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Anything Goes : Eighths of a page by Nikki Syreeta

Nikki Syreeta

Eighths of a page

Has anyone used the paper folding method of counting eighths of a page? I've been working on my eighths of a page and I'm having trouble making them all add up. I'm using the paper folding method (just in case I even need it) and the margins are messing with my count. Since we can't count the margins, what happens when a margin is the only thing within the fold?

Doug Nelson

Nikki – I don’t understand the reason for folding the pages into eights, but if you are using Final Draft, click on tools-> reports -> scene report. It will break your script down into eights for you. I don’t know about any of the other screenwriting software.

Nikki Syreeta

Doug, I saw it on a video and wanted to try it. If your are using paper as opposed to a computer. You fold the paper in half, then that half in half (4ths), and then that half in half (8ths). When you open it, you count how many eighths the scene occupies. I was just wondering because its old school.

CJ Walley

That's a pretty cool trick with obvious benefits.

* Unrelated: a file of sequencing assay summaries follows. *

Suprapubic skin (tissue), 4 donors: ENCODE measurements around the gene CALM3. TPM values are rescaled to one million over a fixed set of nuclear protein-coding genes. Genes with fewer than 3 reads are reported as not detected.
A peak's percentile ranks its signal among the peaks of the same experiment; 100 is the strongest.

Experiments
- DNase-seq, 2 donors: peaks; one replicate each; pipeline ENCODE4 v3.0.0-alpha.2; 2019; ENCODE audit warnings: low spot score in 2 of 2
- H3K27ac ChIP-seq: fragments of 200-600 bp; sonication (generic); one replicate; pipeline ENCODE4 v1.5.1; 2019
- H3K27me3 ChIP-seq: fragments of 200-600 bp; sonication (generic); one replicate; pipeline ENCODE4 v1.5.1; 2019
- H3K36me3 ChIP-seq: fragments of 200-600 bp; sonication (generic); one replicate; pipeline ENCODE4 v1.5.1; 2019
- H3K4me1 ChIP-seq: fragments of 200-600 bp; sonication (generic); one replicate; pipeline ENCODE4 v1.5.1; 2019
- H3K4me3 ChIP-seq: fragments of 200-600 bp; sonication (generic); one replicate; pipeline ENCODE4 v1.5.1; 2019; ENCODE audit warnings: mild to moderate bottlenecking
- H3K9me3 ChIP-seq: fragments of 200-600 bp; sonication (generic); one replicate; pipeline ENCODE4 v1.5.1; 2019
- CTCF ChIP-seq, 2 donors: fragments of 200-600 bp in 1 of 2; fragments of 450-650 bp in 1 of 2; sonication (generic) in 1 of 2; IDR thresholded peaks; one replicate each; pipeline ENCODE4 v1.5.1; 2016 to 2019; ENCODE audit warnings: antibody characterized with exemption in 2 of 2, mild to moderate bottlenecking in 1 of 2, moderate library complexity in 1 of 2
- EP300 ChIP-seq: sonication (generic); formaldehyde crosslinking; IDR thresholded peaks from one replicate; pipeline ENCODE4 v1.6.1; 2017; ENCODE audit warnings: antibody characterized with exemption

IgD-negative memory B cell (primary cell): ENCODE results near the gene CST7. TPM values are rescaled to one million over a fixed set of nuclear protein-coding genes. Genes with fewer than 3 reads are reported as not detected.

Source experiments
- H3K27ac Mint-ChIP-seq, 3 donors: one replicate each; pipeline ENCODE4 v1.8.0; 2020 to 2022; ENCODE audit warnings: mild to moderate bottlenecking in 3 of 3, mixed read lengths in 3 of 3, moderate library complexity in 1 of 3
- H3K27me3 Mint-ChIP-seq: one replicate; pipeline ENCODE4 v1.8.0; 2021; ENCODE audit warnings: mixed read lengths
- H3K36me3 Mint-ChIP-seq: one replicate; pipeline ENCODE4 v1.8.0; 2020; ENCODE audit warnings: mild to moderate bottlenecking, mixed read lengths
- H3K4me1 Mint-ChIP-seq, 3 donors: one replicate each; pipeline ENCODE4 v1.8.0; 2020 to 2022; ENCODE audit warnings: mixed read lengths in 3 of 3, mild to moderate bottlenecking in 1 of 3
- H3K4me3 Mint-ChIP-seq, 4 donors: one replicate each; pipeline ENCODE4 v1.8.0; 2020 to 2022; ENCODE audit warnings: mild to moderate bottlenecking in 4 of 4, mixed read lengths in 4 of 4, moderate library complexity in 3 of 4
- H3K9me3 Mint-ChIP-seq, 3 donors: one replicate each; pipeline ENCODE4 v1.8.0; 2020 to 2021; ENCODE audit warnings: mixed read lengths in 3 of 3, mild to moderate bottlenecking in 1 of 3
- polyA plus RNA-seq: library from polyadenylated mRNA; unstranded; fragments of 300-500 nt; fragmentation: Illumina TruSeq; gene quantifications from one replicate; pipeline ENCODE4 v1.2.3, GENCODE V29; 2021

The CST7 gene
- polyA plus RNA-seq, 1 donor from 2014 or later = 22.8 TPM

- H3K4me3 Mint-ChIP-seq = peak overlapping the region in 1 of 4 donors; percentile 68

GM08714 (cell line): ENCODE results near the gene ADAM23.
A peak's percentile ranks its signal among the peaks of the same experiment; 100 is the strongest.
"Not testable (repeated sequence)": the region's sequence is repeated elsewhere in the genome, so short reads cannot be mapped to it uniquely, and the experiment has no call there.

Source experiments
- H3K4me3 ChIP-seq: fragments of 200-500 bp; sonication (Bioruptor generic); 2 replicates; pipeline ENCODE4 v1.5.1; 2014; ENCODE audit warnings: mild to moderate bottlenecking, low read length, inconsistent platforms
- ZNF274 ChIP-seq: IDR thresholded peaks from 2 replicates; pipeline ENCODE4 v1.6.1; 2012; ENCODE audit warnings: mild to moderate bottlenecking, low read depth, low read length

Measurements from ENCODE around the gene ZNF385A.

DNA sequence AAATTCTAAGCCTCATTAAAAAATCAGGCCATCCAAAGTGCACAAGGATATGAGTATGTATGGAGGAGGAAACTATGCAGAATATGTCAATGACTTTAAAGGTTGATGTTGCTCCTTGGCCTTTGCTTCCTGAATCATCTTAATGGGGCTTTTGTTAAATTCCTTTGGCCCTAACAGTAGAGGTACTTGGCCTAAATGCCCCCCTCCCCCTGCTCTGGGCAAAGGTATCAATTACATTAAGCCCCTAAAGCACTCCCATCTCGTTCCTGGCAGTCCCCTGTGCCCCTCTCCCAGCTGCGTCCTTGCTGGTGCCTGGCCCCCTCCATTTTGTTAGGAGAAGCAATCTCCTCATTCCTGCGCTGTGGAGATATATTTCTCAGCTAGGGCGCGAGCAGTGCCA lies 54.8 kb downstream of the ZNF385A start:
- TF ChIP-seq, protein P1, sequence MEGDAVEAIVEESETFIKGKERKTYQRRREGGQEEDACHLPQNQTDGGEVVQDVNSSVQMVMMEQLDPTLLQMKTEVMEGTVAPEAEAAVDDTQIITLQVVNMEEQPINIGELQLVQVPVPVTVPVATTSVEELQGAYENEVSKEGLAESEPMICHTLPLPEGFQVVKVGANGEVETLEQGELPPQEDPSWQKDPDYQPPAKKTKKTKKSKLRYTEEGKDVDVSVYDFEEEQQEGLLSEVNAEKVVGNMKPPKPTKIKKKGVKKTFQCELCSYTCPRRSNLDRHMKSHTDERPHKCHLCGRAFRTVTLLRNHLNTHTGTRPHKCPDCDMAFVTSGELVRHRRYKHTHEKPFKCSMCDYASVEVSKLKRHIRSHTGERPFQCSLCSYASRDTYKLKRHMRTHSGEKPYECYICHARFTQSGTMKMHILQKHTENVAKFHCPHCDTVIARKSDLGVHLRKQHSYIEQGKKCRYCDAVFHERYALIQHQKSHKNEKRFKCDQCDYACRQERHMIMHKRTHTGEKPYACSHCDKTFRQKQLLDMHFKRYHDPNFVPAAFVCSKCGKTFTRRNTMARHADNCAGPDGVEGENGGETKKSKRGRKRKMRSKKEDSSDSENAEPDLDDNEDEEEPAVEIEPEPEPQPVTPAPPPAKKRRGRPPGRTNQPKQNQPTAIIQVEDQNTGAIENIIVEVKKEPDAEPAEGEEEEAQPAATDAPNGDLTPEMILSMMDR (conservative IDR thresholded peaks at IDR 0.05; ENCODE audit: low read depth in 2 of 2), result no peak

Geoff Harris

I doubt it has to be that accurate!

Geoff Harris

But you just count what's written!

Doug Nelson

Breaking a script into 8ths per page was used many years ago (before computers and digital.) It was a production time and cost tool that pointed out the number of shots and camera movements each scene needed. The time required to move the camera, lights, audio… create downtime which costs money. Relocating the entire production to another location was very costly. I write in Final Draft, which does generate scene reports, which I glance at when I’m formulating a “ballpark” budget – but that’s about all. It’s an antiquated holdover from the BC (Before Computers) era and has limited/no value in today’s digital environment.

Ken Koh

It's just a ballpark, don't worry too much about it. R u producing yourself? U can find a line producer or UPM to help out.

Doug Nelson

I don’t think anybody is poo-pooing the need to break down a script as a budgetary guideline. I can (and do) do a script breakdown in projecting approximate production expenses. I can generate a scene report for a 100 page script in Final Draft in a matter of moments whereas it would take me much longer to physically fold 100 pages into eights. (I also rely on the Tagger program and the Ouija board when estimating production expenses.)

Ken Koh

Dropped EP Scheduling over year ago. Been using https://www.scenechronize.com it's free for solo use.

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